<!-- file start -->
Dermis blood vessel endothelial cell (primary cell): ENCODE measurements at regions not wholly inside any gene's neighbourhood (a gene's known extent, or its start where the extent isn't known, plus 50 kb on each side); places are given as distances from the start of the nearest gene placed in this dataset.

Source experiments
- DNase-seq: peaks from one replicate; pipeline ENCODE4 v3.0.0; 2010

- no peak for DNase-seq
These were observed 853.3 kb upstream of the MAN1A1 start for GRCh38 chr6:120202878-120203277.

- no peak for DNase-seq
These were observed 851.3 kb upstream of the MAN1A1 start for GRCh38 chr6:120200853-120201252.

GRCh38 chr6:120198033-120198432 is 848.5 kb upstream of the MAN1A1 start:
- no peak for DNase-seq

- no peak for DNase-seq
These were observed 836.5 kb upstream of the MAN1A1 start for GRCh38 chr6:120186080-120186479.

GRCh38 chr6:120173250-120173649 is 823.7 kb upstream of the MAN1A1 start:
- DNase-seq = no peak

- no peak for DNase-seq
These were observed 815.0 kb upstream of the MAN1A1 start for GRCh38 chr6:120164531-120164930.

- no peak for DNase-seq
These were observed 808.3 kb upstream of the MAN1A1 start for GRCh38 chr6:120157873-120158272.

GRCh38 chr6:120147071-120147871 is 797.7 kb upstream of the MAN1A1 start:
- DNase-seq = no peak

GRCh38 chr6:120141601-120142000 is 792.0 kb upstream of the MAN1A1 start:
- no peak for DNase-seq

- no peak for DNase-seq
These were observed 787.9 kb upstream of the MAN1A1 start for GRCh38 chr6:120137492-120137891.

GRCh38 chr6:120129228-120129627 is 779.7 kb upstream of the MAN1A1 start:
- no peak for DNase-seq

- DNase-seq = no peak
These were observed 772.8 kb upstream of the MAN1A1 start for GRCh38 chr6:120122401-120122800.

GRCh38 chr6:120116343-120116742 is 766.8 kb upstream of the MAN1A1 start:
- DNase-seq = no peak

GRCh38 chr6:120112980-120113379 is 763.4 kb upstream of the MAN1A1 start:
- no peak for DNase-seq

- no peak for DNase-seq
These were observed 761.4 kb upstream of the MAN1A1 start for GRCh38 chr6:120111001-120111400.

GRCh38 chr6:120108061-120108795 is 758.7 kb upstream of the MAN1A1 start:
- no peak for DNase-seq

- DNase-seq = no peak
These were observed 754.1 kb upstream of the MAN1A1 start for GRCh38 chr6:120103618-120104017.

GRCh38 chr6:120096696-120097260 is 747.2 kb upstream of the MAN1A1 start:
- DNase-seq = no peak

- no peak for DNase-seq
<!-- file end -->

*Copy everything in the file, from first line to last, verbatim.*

Dermis blood vessel endothelial cell (primary cell): ENCODE measurements at regions not wholly inside any gene's neighbourhood (a gene's known extent, or its start where the extent isn't known, plus 50 kb on each side); places are given as distances from the start of the nearest gene placed in this dataset.

Source experiments
- DNase-seq: peaks from one replicate; pipeline ENCODE4 v3.0.0; 2010

- no peak for DNase-seq
These were observed 853.3 kb upstream of the MAN1A1 start for GRCh38 chr6:120202878-120203277.

- no peak for DNase-seq
These were observed 851.3 kb upstream of the MAN1A1 start for GRCh38 chr6:120200853-120201252.

GRCh38 chr6:120198033-120198432 is 848.5 kb upstream of the MAN1A1 start:
- no peak for DNase-seq

- no peak for DNase-seq
These were observed 836.5 kb upstream of the MAN1A1 start for GRCh38 chr6:120186080-120186479.

GRCh38 chr6:120173250-120173649 is 823.7 kb upstream of the MAN1A1 start:
- DNase-seq = no peak

- no peak for DNase-seq
These were observed 815.0 kb upstream of the MAN1A1 start for GRCh38 chr6:120164531-120164930.

- no peak for DNase-seq
These were observed 808.3 kb upstream of the MAN1A1 start for GRCh38 chr6:120157873-120158272.

GRCh38 chr6:120147071-120147871 is 797.7 kb upstream of the MAN1A1 start:
- DNase-seq = no peak

GRCh38 chr6:120141601-120142000 is 792.0 kb upstream of the MAN1A1 start:
- no peak for DNase-seq

- no peak for DNase-seq
These were observed 787.9 kb upstream of the MAN1A1 start for GRCh38 chr6:120137492-120137891.

GRCh38 chr6:120129228-120129627 is 779.7 kb upstream of the MAN1A1 start:
- no peak for DNase-seq

- DNase-seq = no peak
These were observed 772.8 kb upstream of the MAN1A1 start for GRCh38 chr6:120122401-120122800.

GRCh38 chr6:120116343-120116742 is 766.8 kb upstream of the MAN1A1 start:
- DNase-seq = no peak

GRCh38 chr6:120112980-120113379 is 763.4 kb upstream of the MAN1A1 start:
- no peak for DNase-seq

- no peak for DNase-seq
These were observed 761.4 kb upstream of the MAN1A1 start for GRCh38 chr6:120111001-120111400.

GRCh38 chr6:120108061-120108795 is 758.7 kb upstream of the MAN1A1 start:
- no peak for DNase-seq

- DNase-seq = no peak
These were observed 754.1 kb upstream of the MAN1A1 start for GRCh38 chr6:120103618-120104017.

GRCh38 chr6:120096696-120097260 is 747.2 kb upstream of the MAN1A1 start:
- DNase-seq = no peak

- no peak for DNase-seq